Not all washing was done at home, and town-dwellers could enjoy a trip to the public baths. Alexander of Neckham, who lived in Paris in the 1170s, complained that he was often woken in the morning by street cries of, “The baths are hot!” A few decades later, there were at least 32 public baths in the city.
- When did people start taking baths?
- A brief history of human filth: how did people try to keep clean in the past?
During the summer, many people washed in rivers, lakes and ponds. Sadly, we know about such outdoor bathing practices mainly from coroners’ records, which include numerous cases of death by drowning. One evening in April 1269, 12-year-old John White “took off his clothes and entered a certain stream to bathe… he was drowned by misadventure”. The river Thames claimed the lives of several 14th-century bathers, among them Robert de Leyre, who “went to the wharf and entered the river to bathe. No one being present, he was by accident drowned.” Elsewhere, a 10-year-old boy drowned in a marketplace trough as he washed his hands and bowl after eating.
Medical advice suggested that, as well as washing their bodies, people should wash their hair – chiefly because it was a form of excrement, produced from the waste products of digestion (which rose as fumes to the uppermost part of the body). Consequently, hair should be washed at least once every three weeks; this opened the pores in the head, releasing bad vapours from the body. Hair was cleaned with water, sometimes mixed with ash and herbs to make it shiny and sweet-smelling. Daily combing was also important, and was sometimes combined with the sprinkling of special powders (made from fragrant ingredients such as rose petals).
Medieval people were also well aware of the importance of good dental hygiene. They were advised to rinse their teeth with water on waking, to wash off any mucus that had built up overnight. Gilbert the Englishman, a 13th-century doctor, suggested rubbing teeth with powders made from herbs such as mint or marjoram, although he cautioned against using hot spices which would make teeth rot. He also advised patients “to dry the teeth after eating with a dry linen cloth… so that no food sticks to them, and there will be no putrid matter among the teeth to make them rotten.” According to Gerald of Wales, the Welsh were particularly enthusiastic teeth-cleaners: “They are constantly cleaning them with green hazel-shoots and then rubbing them with woollen cloths until they shine like ivory.”
Did people wash their clothes in the Middle Ages?
Of course, washing the body was only truly effective as a form of personal hygiene if it was combined with regular washing of clothing and bed-linen. At the very bottom of the social hierarchy, extreme poverty may have limited peasants’ ability to wash their clothes. In some 14th-century Burgundian villages, for example, it seems that many people literally owned only the clothes they stood up in. In this, sadly, the Burgundians were far from alone.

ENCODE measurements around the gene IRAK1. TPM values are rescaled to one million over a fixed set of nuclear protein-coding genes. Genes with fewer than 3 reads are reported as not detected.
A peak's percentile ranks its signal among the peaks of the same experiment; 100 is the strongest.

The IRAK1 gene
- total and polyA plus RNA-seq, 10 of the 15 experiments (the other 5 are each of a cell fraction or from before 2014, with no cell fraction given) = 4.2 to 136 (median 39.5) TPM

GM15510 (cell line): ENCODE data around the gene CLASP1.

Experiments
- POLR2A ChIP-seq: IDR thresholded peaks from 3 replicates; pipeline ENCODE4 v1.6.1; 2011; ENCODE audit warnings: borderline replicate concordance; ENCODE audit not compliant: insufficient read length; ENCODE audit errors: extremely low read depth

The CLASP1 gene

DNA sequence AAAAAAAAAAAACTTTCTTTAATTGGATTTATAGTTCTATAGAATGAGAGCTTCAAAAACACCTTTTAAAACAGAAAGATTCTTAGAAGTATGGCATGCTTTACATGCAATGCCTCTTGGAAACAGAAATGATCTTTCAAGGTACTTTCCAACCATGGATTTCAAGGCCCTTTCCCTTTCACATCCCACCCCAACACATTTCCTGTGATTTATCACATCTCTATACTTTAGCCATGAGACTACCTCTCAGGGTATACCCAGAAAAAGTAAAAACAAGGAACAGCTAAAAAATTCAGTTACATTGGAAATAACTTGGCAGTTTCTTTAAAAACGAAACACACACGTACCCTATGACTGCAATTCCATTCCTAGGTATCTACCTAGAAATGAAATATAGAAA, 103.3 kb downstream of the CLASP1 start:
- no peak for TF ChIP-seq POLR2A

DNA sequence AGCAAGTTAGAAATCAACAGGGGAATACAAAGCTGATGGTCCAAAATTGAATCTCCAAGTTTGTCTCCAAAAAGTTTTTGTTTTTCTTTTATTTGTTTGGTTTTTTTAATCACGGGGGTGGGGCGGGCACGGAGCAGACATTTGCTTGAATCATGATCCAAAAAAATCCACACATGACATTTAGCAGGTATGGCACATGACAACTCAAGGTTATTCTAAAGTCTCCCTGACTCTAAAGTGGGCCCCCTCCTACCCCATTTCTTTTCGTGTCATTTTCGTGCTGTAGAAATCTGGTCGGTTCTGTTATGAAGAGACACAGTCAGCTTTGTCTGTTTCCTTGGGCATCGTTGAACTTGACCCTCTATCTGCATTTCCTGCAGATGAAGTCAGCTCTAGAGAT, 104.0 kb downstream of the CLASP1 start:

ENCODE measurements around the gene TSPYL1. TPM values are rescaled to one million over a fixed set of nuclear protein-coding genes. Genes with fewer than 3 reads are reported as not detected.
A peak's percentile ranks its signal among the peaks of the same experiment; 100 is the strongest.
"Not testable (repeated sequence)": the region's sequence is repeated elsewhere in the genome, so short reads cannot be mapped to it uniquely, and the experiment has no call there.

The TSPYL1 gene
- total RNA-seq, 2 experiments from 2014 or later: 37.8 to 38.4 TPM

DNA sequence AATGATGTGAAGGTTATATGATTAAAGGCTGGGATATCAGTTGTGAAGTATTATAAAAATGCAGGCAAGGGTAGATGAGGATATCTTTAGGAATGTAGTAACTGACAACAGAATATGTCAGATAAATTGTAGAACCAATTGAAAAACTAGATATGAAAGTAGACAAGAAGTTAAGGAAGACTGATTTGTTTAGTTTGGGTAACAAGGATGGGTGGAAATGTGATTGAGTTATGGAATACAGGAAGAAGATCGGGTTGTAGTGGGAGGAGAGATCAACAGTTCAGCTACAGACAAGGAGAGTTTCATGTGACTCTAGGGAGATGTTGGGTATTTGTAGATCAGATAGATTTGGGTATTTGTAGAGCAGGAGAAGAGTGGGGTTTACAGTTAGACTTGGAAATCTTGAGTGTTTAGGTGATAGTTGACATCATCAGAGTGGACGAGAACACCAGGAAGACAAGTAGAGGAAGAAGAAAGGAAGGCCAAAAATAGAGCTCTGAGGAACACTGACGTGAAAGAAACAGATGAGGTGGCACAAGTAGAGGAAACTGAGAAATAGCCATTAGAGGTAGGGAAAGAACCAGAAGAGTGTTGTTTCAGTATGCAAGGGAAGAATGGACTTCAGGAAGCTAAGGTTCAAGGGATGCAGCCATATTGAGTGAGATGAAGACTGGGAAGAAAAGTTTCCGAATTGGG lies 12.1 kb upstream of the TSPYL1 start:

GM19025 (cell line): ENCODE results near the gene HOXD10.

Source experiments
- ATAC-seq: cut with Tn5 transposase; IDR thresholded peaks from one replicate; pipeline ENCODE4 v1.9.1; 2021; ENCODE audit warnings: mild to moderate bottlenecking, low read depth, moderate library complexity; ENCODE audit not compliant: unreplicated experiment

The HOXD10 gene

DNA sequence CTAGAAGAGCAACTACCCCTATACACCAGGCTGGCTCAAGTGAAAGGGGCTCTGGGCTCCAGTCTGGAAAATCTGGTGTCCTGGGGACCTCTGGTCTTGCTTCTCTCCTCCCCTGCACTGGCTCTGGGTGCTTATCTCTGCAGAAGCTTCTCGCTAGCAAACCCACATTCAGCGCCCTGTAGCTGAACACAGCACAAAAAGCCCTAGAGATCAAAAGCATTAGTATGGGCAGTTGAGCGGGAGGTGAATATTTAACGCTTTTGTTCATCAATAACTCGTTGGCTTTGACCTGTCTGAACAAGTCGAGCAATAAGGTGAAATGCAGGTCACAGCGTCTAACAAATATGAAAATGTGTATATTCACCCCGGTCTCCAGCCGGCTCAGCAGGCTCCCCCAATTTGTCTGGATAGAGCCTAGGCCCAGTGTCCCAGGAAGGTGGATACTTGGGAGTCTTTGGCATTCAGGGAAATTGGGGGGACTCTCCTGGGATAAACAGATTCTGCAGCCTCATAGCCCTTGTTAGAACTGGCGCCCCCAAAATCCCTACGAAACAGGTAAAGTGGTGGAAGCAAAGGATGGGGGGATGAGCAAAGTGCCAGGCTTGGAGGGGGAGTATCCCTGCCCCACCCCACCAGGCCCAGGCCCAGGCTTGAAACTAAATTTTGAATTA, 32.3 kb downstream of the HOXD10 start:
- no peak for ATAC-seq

Gerald of Wales described how his poorer countrymen “keep on the same clothes [in bed] which they have worn all day, a thin cloak and a tunic, which is all they have to keep the cold out”.
However, there is ample evidence to suggest that most people owned at least a change of clothes, and that they washed them relatively frequently. Typically, this was women’s work: in the words of a popular late medieval verse: “A woman is a worthy thing/They do the wash and do the wring.”
Clothes could be washed in a tub, often with stale urine or wood ash added to the water, and trampled underfoot or beaten with a wooden bat until clean. But many women did their washing in rivers and streams, and larger rivers often had special jetties to facilitate this, such as ‘le levenderebrigge’ on the Thames. In fact, so great was the popular enthusiasm for washing that it sometimes caused complaints. In 1461, Coventry banned the washing of clothes at the town conduits, because it caused a public nuisance; 20 years later, the prior of Coventry complained that “the people of this citie hurten the ffyshe in Swanneswel-Pole be the wasshyng ther”, but was reminded that the people had been allowed to wash there since time immemorial.
Like bathing, laundry could be dangerous: in 15th-century Paris, the nurses of the Hôtel Dieu “waded in the mud of the Seine quite frozen up to their knees” to wash their patients’ sheets. Around the same time, an English teenager died when, washing his socks in a pit one Friday after work, he fell in and drowned.
Read more about the history of medicine